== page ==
The Minnesota Timberwolves went through massive changes in the 2022 offseason, and it’s worth wondering how exactly that will all play out for Minnesota in 2022-23 as they look to build on a promising year. Every week from now until the start of the regular season on October 19, I’ll write about one specific thing for each potential rotation player that I’m most intrigued to see in terms of how the team ultimately fits together. . For the previous story on Jaden McDaniels, Click here.
There’s been a lot of talk about the Minnesota Timberwolves potentially sacrificing depth in this offseason’s trade for Rudy Gobert, but there’s also justified hype that this will always be one of the deepest teams in the league. One line of thought is that Minnesota was so packed with talent up and down the roster that the remaining players who didn’t have a consistent role last season will be able to step into real bench roles without too much of a drop.
Jaylen Nowell is perhaps the poster child for this perception. He repeatedly flashed the scoring odds that got him drafted the No. 43 pick in 2019, but the rest of his game kept him from carving out regular minutes. With Malik Beasley gone, however, the 2018-19 Pac-12 Player of the Year is set to step in as Minnesota’s bucket-getter off the bench, sicced on opposing reserves with the intention of producing candle scores. ignition.
However, Nowell is a very different player from Beasley; the former is better with the ball in his hands while the latter is a formidable long-range sniper with the versatility to throw while spotting and flying off screens. How could Nowell leave his mark on this crucial work?
What Nowell can do
Above all, Nowell is an exceptional pick-and-roll scorer. Of 132 players with at least 100 PNR ballhandling possessions last season, Nowell’s 1.06 points per possession are ranked first (!!) by NBA.com. That’s a smaller sample size than the league’s top players, but he’s among the elite when he gets the chance.
Nowell has a very functional and protective grip, which allows him to easily reach his points, and possesses the body control which helps to get up quickly to free himself from defenders. Here, he’s not bothered by big San Antonio Spurs’ Jakob Poeltl as he nearly jumps backwards while maintaining his float lineup.
He also has a surprising amount of burst when he wants to get down. He shifts gears well and makes good use of his strides to find open real estate in the paint.
You can see the effect of his ball and body control in his pulling score, both on film and in his stats. His effective field goal percentage of 52.8 on such shots ranked 15th among 171 players with 100+ attempts by NBA.com.
The players either side of him in this ranking are Tyrese Haliburton and Steph Curry, players who are their teams’ primary ball handlers. This bodes well for Nowell’s success in a bench scoring role.
He also shot 41.3% on 46 3-point pull-up attempts last season. When paired with a solid 38.1% on catch and shot attempts, he has a great profile as a floor spacer.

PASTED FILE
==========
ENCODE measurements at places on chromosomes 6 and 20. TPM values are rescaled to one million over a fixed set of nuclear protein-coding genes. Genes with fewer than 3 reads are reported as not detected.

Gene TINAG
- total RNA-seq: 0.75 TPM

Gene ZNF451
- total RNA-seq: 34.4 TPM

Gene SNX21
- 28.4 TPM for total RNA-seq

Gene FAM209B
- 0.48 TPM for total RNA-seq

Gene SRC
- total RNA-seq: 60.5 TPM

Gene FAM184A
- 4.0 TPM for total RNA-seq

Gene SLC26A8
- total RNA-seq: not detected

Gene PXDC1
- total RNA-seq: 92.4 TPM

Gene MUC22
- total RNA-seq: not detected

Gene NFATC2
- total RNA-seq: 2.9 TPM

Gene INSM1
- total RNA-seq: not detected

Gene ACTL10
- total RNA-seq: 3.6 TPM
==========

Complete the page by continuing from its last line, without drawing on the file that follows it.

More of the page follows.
Last but not least, Nowell does not return the ball. It ranks in the 97th percentile in CraftedNBA The Creation Turnover Percentage stat, which measures turnovers per 100 possessions while accounting for the offensive load a player is carrying. This indicates that his productive game is evolving and that he will not start throwing the ball willy-nilly with more responsibility.
Nowell is a little harder to fit into the rotation than Beasley because he needs the ball in his hands to be at his best, a tough prospect given Minnesota’s offensive talent. But building bench units around his scoring ability and empowering him with ball control will pay dividends for Wolves.
What Nowell can improve
Nowell doesn’t leave much to be desired as a scoring guard, especially with the opportunity he’s had, but there are areas he can elevate to become a real threat.
First, he could improve his free throw rate (FTA/FGA); according to CraftedNBA, his 22.3% mark ranked in the 46th percentile last season. Learning tricks like when to raise your arms and how to gain leverage on the defender in order to shoot fouls will skyrocket Nowell’s floor and ceiling as a goalscorer.
Nowell would also do well to watch Beasley’s moving shot and start adding that element to his game. Beasley took the third-most off-screen FGAs in the NBA last season at 150, while Nowell took just 22.
It’s not something Nowell is going to implement overnight. It’s more of a goal for the future which will make him more valuable in his next contract. It averaged 1.00 DPI on game type and its mechanics are spot on, so there’s reason to be optimistic.
To get an idea of Nowell’s potential as an offensive player, let’s take a look at his CraftedNBA comparison chart. The score on the right indicates how similar Nowell is to each player, where 100 is the most similar and 0 is the least similar.
Every player is a major threat off the bench at worst and a multiple-time All-Star at best. Nowell shouldn’t be expected to reach the top of this group; he probably has lower expectations than any of the 10s. But he has the archetype of a real difference maker to that end, and nothing we’ve actually seen indicates he’s unworthy of be given a greater role.
Nowell clearly has the talent to be a force off the bench. Now it’s about proving he can stay productive and effective with more responsibility and more attention from the defense. If he can do that, he will put his own mark on a rising team.
All clips from @WolvesClips on Twitter